And unfortunately, as is par for the course with any professional scientist, most genetic researchers are exceedingly hesitant on predicting a certain date for when we’ll see real, GATTACA-esque edits on fetuses. There’s just too many variables at play, and too much ethics and emotions involved about the subject in our global society. But, more and more individuals are warming up to the idea of using gene editing to improve their offspring. Though the majority still distrust the technology, a growing number of people in the United States are interested in using the tech when they plan their families. The idea of avoiding genetic diseases and providing their child with a competitive advantage in school and careers is simply too good to ignore.

It’s important to note here that we’re on the brink of practical use of a new tool that has the potential to radically increase the rate at which we can edit genetics: artificial intelligence. AI tools have the potential to transform the medical field specifically; some experts believe that this field, and adjacent sciences like genetics, will experience a more drastic change because of AI than all other fields.

Potential Effects of Gene Editing

Many countries have already established regulations to prevent the use of gene editing for non-medical purposes, including the creation of designer babies. However, as technology advances, it will be important for policymakers, scientists, and society as a whole to continue to monitor and regulate the use of gene editing to ensure that it is used ethically and responsibly.

The countries that remain pro-editing may generate money off of medical tourism for parents with the economic abilities to do so. The countries that choose to be early adopters of genetic engineering will likely see a temporary increase in revenue.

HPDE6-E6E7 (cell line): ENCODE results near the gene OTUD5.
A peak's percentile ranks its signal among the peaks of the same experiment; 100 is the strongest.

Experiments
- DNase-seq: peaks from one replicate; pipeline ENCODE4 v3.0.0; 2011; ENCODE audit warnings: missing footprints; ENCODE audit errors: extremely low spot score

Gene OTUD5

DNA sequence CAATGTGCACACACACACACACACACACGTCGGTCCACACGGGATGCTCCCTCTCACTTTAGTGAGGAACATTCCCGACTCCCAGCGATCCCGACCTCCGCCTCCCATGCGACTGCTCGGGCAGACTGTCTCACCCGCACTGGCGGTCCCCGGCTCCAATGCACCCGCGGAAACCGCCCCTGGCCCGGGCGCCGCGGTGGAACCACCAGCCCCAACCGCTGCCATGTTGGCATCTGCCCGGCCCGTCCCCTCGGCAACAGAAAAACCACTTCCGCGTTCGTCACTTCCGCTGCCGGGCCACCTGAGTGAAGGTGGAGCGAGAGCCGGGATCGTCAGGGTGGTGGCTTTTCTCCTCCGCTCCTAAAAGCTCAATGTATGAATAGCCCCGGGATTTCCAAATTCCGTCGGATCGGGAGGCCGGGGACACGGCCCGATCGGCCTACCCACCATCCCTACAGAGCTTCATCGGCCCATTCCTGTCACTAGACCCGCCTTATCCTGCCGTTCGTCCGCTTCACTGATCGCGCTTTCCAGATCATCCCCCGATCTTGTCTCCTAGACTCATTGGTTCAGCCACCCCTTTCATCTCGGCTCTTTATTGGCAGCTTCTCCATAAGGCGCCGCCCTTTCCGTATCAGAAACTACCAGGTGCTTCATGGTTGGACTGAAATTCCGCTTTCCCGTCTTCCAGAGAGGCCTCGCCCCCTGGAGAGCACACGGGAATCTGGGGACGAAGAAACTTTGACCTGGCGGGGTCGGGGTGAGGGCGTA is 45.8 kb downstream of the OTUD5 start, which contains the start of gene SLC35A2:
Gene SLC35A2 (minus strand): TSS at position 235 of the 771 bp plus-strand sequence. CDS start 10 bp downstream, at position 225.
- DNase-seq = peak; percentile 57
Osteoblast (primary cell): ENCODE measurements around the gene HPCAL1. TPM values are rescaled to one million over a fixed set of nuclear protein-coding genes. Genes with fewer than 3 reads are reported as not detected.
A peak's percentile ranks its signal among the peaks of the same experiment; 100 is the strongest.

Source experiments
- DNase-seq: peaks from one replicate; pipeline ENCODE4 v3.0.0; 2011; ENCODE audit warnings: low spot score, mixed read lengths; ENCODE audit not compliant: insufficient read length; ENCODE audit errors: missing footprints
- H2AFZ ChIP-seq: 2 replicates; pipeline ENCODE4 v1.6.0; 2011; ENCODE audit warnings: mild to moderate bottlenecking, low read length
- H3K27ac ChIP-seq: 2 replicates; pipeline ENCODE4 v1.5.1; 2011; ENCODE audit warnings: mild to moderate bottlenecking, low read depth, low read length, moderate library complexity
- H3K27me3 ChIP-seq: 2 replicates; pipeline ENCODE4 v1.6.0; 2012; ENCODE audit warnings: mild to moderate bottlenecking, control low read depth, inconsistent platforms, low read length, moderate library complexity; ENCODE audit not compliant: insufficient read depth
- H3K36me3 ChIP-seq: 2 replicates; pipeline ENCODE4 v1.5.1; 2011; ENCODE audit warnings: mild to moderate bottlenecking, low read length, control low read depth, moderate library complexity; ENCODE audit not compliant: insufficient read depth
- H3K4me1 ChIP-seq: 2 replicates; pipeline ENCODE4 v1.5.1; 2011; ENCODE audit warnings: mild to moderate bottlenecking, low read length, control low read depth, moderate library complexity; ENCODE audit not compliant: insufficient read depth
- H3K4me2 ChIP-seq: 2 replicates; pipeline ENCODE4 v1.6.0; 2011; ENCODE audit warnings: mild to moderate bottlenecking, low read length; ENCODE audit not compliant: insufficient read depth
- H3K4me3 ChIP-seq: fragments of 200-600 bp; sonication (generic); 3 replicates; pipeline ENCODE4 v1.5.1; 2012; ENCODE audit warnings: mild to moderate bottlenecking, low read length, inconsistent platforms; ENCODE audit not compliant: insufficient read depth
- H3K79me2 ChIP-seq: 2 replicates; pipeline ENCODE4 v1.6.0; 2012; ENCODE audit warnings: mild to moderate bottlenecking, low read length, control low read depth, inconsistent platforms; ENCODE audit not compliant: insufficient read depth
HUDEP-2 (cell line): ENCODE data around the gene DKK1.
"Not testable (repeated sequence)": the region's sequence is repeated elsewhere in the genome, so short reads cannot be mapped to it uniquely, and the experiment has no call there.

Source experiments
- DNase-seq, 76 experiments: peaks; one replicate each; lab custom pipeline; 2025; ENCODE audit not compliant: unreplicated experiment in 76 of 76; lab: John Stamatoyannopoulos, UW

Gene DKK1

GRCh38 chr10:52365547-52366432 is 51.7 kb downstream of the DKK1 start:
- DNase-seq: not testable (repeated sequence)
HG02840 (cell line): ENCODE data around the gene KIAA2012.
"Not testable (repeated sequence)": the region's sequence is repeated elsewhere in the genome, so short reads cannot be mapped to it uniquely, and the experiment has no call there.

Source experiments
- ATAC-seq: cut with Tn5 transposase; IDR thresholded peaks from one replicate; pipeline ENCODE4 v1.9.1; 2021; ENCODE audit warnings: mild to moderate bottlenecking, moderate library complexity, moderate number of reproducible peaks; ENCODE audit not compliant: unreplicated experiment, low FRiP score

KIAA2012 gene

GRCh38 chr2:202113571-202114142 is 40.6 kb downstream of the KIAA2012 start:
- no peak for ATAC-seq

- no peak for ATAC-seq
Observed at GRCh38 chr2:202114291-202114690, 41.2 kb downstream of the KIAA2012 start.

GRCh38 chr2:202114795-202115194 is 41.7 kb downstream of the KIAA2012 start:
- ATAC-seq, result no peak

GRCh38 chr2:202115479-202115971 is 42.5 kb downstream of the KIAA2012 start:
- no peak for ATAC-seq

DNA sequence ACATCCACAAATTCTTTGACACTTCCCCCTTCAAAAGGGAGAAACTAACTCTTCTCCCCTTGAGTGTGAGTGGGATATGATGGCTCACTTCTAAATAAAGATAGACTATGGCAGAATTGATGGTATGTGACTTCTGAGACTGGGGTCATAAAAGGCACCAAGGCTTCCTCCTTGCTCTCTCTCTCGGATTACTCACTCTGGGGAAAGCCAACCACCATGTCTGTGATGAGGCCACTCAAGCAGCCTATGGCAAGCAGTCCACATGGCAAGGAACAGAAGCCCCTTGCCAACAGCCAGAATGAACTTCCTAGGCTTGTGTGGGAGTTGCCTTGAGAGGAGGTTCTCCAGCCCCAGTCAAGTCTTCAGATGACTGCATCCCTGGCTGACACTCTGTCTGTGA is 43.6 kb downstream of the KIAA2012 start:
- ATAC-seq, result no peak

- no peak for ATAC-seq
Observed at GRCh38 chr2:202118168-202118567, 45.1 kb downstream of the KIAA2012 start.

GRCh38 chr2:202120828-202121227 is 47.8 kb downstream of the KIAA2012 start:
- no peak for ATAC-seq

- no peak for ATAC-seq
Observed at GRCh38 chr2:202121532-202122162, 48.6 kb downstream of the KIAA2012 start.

Unfortunately, medical tourism has a potential for furthering the gap of economic disparity. That, paired with anticipated high costs will likely make it so only the wealthy will originally have access to this new technology. This new application of wealth could have drastic effects on culture as a whole, giving the top percentages of our society a further competitive advantage against those who cannot afford to improve their children’s genetics. Under our current economic system, the dystopian aspect of GATTACA seems almost imminent.

We’re a far way away from the gene editing technology of GATTACA but, the economic disparity and inequalities are within reach. If we don’t modify our societies to regulate away inequities, gene editing will become an additional advantage for the elite, instead of a life-saving tool for all.

Unless you happen to be a billionaire, it’s not quite practical yet to start budgeting for your own designer children. A reasonably priced market solution will likely not be available any time soon. The cost of such a procedure is just far too expensive. We are, however, close enough to need to start considering the ramifications the widespread use this technology may have on our societies.

If we proceed with gene editing without regulation, or without an understanding of the possible risks we could face, there is much cause for ethical concern. Now, at this time in history where we stand right beside gene editing, we have the greatest opportunity to identify how far away our psyches and economic systems are from it. Let’s use this time wisely, shall we?

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About the Creator

Olivia L. Dobbs

Science Enthusiast, Naturalist, Dreamer.

Check out my science! -> bit.ly/DobbsEtAl